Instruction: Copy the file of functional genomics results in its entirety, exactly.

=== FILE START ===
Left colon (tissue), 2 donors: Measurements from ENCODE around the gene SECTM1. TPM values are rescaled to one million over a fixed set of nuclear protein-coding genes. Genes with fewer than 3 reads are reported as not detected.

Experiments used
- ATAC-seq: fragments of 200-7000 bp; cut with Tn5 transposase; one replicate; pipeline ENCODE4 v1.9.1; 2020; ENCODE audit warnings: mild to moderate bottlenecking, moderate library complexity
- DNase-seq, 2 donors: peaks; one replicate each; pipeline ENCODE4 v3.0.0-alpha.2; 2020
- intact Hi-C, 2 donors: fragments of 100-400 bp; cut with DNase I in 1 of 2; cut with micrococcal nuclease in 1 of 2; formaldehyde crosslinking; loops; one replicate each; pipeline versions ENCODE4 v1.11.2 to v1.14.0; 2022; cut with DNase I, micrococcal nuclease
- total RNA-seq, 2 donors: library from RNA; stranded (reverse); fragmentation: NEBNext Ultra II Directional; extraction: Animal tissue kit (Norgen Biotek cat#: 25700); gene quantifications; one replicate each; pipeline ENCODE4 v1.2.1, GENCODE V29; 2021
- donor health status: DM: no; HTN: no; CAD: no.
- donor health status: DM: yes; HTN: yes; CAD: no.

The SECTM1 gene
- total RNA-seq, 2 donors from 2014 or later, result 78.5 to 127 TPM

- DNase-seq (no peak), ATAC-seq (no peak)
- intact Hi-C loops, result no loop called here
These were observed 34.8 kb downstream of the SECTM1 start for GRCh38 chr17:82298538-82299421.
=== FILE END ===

Left colon (tissue), 2 donors: Measurements from ENCODE around the gene SECTM1. TPM values are rescaled to one million over a fixed set of nuclear protein-coding genes. Genes with fewer than 3 reads are reported as not detected.

Experiments used
- ATAC-seq: fragments of 200-7000 bp; cut with Tn5 transposase; one replicate; pipeline ENCODE4 v1.9.1; 2020; ENCODE audit warnings: mild to moderate bottlenecking, moderate library complexity
- DNase-seq, 2 donors: peaks; one replicate each; pipeline ENCODE4 v3.0.0-alpha.2; 2020
- intact Hi-C, 2 donors: fragments of 100-400 bp; cut with DNase I in 1 of 2; cut with micrococcal nuclease in 1 of 2; formaldehyde crosslinking; loops; one replicate each; pipeline versions ENCODE4 v1.11.2 to v1.14.0; 2022; cut with DNase I, micrococcal nuclease
- total RNA-seq, 2 donors: library from RNA; stranded (reverse); fragmentation: NEBNext Ultra II Directional; extraction: Animal tissue kit (Norgen Biotek cat#: 25700); gene quantifications; one replicate each; pipeline ENCODE4 v1.2.1, GENCODE V29; 2021
- donor health status: DM: no; HTN: no; CAD: no.
- donor health status: DM: yes; HTN: yes; CAD: no.

The SECTM1 gene
- total RNA-seq, 2 donors from 2014 or later, result 78.5 to 127 TPM

- DNase-seq (no peak), ATAC-seq (no peak)
- intact Hi-C loops, result no loop called here
These were observed 34.8 kb downstream of the SECTM1 start for GRCh38 chr17:82298538-82299421.